A new report from the London-based Oxford Research Group think tank says more than 11,000 children have been killed in the conflict in Syria, with hundreds of them targeted by snipers.
The report, called Stolen Futures — The Hidden Toll of Child Casualties in Syria, looks at data from the beginning of the conflict in March 2011 to as recently as Aug. 2013.
Of the 11,420 killed under the age of 17, 389 lost their lives to sniper fire.
Another 764 children were summarily executed, while more than 100, including infants, were tortured, the groups says in its report.
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Most of the children were killed by bombs or shells in their own neighborhoods, with the highest number of child deaths — 2,223 — occurring in the governorate of Aleppo.
Hana Salama, co-author of the report, said the data provided by Syrian civil society groups recording casualties on how children were being killed is disturbing.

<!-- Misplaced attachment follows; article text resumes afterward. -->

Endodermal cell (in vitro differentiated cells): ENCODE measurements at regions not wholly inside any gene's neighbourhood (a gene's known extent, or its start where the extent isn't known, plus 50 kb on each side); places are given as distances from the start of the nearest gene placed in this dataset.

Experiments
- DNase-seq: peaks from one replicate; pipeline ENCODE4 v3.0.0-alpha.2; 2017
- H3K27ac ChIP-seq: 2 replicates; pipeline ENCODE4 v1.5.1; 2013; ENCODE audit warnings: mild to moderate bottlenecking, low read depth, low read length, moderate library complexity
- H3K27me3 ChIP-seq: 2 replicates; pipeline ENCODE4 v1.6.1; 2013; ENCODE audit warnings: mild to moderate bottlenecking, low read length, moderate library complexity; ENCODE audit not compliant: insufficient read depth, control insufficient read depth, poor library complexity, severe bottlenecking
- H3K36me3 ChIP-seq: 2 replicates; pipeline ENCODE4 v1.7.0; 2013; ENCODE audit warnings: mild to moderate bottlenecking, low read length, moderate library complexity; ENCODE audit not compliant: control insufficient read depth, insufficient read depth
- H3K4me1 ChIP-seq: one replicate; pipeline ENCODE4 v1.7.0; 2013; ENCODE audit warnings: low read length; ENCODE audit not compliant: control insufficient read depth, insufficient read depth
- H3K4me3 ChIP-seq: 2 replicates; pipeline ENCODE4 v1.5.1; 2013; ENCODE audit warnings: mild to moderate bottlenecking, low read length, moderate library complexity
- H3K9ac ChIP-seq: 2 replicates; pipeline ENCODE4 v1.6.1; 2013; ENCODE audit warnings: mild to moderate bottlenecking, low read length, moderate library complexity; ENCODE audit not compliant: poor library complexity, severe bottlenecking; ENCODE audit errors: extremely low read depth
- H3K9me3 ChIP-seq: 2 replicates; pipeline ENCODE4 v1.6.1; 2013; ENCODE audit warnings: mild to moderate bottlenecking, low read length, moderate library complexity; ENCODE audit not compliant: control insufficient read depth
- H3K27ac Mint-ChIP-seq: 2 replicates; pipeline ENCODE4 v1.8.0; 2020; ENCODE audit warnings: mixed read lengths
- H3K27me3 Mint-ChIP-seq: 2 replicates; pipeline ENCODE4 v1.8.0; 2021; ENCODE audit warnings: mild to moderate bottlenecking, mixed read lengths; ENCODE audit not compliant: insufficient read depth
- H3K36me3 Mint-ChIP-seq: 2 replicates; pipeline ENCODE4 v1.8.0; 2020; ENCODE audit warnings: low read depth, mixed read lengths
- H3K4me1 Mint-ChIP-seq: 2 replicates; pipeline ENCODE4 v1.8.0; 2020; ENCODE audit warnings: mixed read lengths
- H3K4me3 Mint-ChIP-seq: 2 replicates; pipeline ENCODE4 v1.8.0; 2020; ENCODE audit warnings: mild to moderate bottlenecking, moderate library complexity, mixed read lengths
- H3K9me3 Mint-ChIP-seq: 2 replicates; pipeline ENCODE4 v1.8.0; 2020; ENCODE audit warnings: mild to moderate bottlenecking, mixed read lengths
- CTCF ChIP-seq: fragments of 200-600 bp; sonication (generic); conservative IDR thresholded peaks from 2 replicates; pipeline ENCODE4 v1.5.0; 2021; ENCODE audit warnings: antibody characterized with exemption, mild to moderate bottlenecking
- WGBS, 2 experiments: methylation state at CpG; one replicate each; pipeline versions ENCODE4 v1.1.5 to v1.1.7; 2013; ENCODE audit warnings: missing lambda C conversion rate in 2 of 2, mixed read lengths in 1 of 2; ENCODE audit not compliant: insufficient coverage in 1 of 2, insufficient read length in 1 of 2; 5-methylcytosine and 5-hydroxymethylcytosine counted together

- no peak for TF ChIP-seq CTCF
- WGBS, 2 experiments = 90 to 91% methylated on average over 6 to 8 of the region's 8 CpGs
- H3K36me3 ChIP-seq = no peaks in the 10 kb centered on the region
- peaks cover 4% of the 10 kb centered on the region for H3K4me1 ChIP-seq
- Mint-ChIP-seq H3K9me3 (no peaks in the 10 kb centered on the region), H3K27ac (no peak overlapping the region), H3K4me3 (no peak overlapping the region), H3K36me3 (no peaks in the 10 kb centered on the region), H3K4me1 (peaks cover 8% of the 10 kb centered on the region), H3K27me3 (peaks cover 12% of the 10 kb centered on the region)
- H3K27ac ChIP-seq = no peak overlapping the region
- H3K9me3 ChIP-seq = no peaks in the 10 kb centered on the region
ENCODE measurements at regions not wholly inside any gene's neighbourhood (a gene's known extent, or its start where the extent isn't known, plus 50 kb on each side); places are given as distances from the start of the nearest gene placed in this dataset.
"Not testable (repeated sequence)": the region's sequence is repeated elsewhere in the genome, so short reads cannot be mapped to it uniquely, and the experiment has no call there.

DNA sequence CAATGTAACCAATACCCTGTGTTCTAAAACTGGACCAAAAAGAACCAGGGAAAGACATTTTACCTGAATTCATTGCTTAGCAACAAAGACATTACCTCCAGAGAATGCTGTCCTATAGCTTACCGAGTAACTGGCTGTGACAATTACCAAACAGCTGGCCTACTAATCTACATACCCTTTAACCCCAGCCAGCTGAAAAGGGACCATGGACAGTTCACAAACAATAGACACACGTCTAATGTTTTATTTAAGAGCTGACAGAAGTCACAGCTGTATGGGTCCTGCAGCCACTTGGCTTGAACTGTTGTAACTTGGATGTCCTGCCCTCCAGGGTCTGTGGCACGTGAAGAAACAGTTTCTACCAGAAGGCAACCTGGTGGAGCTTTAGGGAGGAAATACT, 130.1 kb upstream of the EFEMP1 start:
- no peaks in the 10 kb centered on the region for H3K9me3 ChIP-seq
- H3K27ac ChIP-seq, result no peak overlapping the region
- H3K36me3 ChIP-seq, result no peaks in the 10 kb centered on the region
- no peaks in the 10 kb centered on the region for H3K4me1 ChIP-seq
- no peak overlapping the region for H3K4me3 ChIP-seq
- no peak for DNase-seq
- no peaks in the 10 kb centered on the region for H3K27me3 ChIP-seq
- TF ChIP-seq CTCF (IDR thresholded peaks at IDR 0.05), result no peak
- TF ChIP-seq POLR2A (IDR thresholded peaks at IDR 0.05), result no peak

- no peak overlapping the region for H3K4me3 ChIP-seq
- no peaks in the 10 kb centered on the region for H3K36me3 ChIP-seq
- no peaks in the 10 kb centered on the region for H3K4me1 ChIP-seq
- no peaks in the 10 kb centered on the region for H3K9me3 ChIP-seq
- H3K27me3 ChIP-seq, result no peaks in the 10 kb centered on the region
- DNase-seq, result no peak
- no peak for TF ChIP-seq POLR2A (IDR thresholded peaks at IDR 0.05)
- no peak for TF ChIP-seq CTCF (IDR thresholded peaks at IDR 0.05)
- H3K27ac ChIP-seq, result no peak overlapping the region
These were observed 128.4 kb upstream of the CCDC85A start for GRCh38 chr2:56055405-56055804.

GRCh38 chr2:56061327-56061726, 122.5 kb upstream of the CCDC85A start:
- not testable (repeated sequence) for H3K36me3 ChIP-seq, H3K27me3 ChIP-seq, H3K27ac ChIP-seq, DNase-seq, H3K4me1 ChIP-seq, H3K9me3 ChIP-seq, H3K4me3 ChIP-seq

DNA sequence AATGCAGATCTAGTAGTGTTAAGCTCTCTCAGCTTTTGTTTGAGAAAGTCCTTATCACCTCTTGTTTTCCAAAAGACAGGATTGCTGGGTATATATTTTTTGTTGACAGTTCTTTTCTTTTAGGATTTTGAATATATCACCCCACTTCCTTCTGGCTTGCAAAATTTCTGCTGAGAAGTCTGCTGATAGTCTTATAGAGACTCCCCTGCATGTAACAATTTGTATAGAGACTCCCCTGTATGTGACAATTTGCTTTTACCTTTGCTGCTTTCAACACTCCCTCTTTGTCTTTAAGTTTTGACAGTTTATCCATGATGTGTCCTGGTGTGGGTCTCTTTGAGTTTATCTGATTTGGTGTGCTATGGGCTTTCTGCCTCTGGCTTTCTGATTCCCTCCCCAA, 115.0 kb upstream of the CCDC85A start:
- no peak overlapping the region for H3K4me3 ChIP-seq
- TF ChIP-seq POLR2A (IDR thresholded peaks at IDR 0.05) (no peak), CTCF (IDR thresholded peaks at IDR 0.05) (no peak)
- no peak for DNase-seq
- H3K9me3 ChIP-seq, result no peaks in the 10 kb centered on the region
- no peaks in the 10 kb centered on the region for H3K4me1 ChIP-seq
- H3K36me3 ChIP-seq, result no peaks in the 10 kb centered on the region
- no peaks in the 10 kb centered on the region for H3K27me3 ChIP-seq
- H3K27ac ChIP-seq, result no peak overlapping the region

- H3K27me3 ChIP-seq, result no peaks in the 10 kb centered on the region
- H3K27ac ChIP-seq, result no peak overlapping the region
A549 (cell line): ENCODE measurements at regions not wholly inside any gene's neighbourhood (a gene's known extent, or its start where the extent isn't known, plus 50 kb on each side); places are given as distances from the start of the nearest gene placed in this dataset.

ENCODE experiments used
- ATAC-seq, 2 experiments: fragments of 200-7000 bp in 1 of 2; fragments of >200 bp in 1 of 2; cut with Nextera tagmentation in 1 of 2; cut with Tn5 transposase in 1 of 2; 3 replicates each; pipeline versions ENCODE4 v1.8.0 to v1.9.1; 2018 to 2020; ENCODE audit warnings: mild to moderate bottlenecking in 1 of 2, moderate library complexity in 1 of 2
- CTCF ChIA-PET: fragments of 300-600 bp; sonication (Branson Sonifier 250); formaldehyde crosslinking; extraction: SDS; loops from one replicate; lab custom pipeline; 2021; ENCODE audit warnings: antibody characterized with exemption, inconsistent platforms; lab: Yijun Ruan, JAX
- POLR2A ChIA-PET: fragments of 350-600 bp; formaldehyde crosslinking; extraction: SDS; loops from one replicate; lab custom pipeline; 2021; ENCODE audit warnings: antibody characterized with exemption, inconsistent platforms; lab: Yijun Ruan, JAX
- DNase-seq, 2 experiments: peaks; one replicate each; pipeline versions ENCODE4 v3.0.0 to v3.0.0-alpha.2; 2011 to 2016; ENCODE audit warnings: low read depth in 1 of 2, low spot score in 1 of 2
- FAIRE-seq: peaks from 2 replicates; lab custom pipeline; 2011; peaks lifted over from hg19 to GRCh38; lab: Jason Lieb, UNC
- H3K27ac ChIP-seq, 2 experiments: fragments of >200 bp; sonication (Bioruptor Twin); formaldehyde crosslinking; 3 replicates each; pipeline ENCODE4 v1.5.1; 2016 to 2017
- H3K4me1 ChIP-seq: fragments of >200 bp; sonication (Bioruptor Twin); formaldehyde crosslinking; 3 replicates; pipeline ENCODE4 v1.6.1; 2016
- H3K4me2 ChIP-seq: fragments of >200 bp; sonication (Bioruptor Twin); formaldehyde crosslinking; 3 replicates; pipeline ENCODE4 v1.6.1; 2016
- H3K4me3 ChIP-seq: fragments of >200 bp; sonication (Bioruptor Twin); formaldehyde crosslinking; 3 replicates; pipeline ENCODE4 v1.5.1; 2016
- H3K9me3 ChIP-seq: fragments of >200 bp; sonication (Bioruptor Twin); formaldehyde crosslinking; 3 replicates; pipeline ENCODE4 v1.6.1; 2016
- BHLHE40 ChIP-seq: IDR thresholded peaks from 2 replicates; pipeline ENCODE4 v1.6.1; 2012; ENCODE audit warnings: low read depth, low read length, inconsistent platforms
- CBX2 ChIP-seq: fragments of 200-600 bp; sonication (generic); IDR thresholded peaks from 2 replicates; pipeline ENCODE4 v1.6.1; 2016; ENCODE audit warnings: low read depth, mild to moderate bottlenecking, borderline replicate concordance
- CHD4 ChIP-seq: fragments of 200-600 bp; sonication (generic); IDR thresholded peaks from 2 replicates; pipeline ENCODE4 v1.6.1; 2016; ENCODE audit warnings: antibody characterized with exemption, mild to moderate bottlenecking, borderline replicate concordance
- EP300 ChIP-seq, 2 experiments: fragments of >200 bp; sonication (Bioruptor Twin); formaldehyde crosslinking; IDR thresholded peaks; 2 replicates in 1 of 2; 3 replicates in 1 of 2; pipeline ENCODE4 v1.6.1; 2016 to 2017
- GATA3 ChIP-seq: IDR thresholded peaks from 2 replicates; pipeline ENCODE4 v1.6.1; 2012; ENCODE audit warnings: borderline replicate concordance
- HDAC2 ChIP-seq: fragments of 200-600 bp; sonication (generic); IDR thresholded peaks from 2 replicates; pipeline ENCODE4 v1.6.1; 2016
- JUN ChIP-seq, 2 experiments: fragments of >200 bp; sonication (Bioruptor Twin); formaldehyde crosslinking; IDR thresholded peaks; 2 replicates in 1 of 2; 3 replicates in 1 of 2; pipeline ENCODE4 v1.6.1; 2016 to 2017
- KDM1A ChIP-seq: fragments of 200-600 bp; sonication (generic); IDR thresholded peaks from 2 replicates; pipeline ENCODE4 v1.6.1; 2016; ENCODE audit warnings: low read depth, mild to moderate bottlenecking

"Bombed in their homes, in their communities, during day-to-day activities such as waiting in bread lines or attending school," she said.
"Shot by bullets in crossfire, targeted by snipers, summarily executed, even gassed and tortured."
The report notes, however, that the figures should be "treated with caution and considered provisional: briefly put, it is too soon to say whether they are too high or too low."
It also only considers the deaths of named victims and where cause of death could be identified, and stresses that figures are incomplete because access is impossible in some areas of Syria.
According to the UN, more than 100,000 people have been killed since the Syrian conflict started and 7.8 million others have been displaced.